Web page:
Top stories of 2013 – No. 2: Corbett Field, golf courses return
For the first time since 2010, America’s pastime found its way back to Corbett Field.
The 78-year-old ball park was ruined by the 2011 flood and needed to undergo extensive maintenance over the course of the next two years to house baseball games once more. On June 10, baseball returned to Corbett Field when the Minot Metros hosted Wahpeton.
The park remained closed throughout the 2012 high school and legion baseball season. It still wasn’t ready for the 2013 high school year as Jack Hoeven Park continued to be the replacement home for Minot High and Bishop Ryan.
Corbett Field was deemed ready for action in the summer, with the Metros getting the honor to play on its field for the first time in more than two years. The ballpark hosted the Metros, Vistas and the 14-year-old Babe Ruth state tournament.
Minot Vistas second baseman Marcus Quist was one of many athletes looking forward to returning to Corbett Field.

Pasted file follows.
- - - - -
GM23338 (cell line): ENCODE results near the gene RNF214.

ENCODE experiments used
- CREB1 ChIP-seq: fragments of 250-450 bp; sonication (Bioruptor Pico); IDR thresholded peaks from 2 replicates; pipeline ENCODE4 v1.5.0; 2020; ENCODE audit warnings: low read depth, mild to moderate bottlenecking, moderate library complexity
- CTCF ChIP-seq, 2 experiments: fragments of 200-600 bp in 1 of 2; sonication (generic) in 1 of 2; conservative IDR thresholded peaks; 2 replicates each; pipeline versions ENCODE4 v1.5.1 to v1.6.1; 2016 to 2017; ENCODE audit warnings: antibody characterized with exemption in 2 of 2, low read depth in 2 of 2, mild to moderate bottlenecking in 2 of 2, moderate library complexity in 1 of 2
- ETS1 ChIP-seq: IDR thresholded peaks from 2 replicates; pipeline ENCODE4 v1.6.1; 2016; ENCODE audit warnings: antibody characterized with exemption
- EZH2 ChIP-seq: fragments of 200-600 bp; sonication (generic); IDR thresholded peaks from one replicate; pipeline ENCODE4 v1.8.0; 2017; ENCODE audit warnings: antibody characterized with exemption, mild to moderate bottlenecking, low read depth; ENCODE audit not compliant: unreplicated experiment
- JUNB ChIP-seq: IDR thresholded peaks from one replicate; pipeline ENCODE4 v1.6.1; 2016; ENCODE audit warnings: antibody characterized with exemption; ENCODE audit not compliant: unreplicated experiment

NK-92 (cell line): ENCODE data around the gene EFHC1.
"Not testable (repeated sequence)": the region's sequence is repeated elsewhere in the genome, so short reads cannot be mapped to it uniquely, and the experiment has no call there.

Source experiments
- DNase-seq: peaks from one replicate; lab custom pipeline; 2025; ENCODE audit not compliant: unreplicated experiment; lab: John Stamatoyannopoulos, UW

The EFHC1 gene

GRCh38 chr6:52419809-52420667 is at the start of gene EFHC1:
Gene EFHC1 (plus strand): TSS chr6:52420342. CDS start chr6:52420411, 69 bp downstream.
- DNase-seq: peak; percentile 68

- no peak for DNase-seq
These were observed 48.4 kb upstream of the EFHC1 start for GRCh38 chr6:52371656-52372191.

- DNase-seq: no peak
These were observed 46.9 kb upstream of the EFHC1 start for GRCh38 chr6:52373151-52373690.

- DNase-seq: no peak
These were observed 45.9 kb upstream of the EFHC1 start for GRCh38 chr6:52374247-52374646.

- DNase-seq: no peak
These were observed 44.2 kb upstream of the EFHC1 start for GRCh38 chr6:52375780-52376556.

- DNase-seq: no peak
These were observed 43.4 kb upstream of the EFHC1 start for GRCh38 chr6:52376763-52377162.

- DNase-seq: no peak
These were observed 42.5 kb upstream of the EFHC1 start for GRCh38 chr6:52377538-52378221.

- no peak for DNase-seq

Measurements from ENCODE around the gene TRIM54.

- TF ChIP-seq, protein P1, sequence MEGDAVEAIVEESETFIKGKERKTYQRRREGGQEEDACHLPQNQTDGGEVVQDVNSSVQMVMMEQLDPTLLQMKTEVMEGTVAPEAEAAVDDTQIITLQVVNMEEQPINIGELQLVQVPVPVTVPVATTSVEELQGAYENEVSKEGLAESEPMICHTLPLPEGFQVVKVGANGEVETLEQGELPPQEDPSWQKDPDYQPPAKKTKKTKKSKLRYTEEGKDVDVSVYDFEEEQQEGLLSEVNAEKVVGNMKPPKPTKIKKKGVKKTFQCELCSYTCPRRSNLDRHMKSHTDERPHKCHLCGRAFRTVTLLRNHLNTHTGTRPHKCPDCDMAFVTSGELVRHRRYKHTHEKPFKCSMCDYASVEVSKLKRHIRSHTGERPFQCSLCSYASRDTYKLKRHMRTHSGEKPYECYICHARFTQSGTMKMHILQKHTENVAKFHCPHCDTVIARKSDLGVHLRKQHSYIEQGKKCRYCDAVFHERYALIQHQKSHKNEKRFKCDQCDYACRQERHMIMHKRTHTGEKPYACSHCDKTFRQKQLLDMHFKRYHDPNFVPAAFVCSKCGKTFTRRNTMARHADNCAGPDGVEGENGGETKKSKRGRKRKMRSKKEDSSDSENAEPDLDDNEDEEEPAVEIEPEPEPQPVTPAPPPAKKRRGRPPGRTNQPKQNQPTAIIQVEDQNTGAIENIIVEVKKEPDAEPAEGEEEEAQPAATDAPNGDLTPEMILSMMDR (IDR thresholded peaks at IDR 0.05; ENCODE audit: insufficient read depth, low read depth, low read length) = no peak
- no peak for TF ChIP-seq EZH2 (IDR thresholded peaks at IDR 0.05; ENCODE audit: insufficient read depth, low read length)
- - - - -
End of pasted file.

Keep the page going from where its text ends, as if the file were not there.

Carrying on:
“It’s gonna mean the world, actually, ’cause playing on Hoeven it’s not the same thing,” Quist told The Minot Daily News in June. “It’s just not the same kind of scenery. You get all the fans back here and around and at Hoeven it’s just right behind you. It’s just a great feeling being back on the field.”
The baseball park wasn’t the only venue that reopened this summer. Jack Hoeven Wee Links and Vardon Golf Club opened to the public for the first time since the flood and Souris Valley Golf Course expanded from a makeshift nine-hole layout to its pre-flood 18-hole course.
Wee Links reopened in late May, with an official grand-opening picnic June 1. Wee Links provides young golfers a course most closely suited for their game and allows them to play with kids their age.
“The adults have found places to play, but the kids in this community have had to wait two long years,” Steve Kottsick, Souris Valley Golf Course professional, told The Minot Daily News in May.
Vardon – formerly Minot County Club – reopened in August after a lengthy maintenance project. Rebuilding the 18-hole course seemed impossible, so the Minot County Club sold the grounds to a group of Minot investors, who were able to keep the 85-year-old course going strong. Changes were inevitable – some more noticeable than others. The biggest changes were the added length – now playing a little more than 6,660 yards – and the par score changed from 72 to 71.